The Ocean Cleanup’s mission is to rid the oceans of plastic. We plan to do this through a two-pronged approach: clean up the legacy floating plastic in the oceanic garbage patches and intercept new plastic from entering via rivers. The garbage patches are no man’s land; they’re in international waters, so no one had attempted to solve them before our project commenced in 2013. On the other hand, rivers do belong to someone. Not only are they under the jurisdiction of their respective countries, but locals take responsibility for them too; for many, rivers can be their source of water, income, heritage, or repose.
Recently, a small project team from The Ocean Cleanup visited Kingston, Jamaica, the soon-to-be home of one of our next river projects, thanks to the grant from the Benioff Ocean Initiative. The small crew consisted of researchers, engineers, business developers, and communications colleagues who went to learn more about the project as a whole. The insights from the trip helped us to understand the environment in which we will deploy our technology and determine our next steps. But, an important insight came from the community who will benefit from the project – and whose participation is crucial for it to be truly effective.
Pollution in Kingston
Kingston is Jamaica’s capital city. It’s the central hub for international air travel and home to 1.2 million people. This beautiful capital is rich in culture and scenery. Yet, a significant problem for the city stems from its pollution; in Kingston, sewage and rainfall push waste through its network of gullies. Kingston Harbour is the recipient of the many gullies’ water flow that carries much of the city’s trash into the ocean, an estimated 578,000 kilograms yearly. It’s an issue that permeates the country and frustrates its inhabitants.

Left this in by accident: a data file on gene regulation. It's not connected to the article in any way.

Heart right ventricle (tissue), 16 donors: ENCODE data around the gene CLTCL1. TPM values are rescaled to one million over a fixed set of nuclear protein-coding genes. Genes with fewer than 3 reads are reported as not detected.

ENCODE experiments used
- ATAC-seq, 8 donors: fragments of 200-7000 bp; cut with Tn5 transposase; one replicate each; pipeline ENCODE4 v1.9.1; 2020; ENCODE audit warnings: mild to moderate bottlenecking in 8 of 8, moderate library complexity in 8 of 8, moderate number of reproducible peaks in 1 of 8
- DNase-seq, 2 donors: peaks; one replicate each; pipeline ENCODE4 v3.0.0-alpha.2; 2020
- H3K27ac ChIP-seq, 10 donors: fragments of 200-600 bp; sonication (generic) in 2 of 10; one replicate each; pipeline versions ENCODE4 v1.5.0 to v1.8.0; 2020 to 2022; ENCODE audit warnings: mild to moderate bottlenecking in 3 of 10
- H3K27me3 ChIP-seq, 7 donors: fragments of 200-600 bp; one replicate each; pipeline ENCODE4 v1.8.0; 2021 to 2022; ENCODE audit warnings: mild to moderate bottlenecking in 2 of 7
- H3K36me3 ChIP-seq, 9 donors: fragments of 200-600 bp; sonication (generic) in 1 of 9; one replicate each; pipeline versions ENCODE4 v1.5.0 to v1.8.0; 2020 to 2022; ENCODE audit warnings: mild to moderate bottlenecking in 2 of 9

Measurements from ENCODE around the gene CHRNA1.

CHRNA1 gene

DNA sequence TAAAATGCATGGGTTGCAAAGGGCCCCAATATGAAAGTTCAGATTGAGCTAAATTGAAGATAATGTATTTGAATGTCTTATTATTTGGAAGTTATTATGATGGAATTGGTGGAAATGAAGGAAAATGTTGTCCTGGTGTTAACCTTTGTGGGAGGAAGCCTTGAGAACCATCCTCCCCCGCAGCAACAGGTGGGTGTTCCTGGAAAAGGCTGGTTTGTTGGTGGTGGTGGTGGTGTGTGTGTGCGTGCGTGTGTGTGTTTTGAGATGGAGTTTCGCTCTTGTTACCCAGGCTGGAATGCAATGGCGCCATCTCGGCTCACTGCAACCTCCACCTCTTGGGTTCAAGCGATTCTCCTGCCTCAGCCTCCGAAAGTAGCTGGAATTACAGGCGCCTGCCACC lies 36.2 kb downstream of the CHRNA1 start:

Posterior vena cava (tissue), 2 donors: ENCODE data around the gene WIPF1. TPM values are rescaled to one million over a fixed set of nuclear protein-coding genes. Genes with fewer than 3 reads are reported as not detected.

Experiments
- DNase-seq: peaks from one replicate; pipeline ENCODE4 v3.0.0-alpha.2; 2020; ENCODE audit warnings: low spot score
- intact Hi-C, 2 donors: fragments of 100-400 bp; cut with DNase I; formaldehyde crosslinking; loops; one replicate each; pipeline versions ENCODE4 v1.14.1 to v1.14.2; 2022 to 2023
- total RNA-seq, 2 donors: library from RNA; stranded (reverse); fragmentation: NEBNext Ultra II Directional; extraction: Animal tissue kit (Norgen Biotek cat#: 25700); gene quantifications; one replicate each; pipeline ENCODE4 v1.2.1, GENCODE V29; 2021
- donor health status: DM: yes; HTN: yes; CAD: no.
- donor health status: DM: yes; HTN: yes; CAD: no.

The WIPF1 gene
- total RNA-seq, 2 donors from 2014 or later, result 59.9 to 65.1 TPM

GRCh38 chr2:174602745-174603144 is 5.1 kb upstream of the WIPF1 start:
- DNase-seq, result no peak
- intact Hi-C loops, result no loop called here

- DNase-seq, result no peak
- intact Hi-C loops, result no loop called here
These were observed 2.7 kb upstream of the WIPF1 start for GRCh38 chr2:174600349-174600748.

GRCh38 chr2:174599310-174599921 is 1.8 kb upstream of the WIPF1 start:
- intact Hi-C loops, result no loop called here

During the latest reconnaissance trip, the team spoke with Jamaicans along the gullies’ routes to the ocean. The local community is integral to our operations. Their background knowledge on the subject matter is invaluable, and you can only get it by going there and speaking with them face-to-face. In conversations, some admitted to dumping waste in the gullies due to lacking infrastructure; others simply knew that it didn’t come from their immediate community. But, everyone agreed that it did not need to be there and that they wanted to help find a way to solve it.
An essential aspect of our work with the Clean Currents Coalition is the community outreach pillar. Working together with local partners, we are exploring ways to involve locals in the project that empower them and help them be part of the solutions. One of which is a youth education program that provides learning programs in schools on the pollution problem and solutions that everyone can enact. Additionally, we will collaborate with local waste management to suggest ways to improve on the current situation and to sort and dispose of the waste properly.
Ultimately, this project is for the oceans, but it starts in Jamaica and affects Jamaicans. The only way we can be effective is to have local buy-in and involvement. Fortunately, the people of Jamaica are on board. They want to see change and to be a part of it. We are optimistic that the Interceptor project in Jamaica is the catalyst for lasting change that leads to clean waters that resemble the beautiful country it runs through.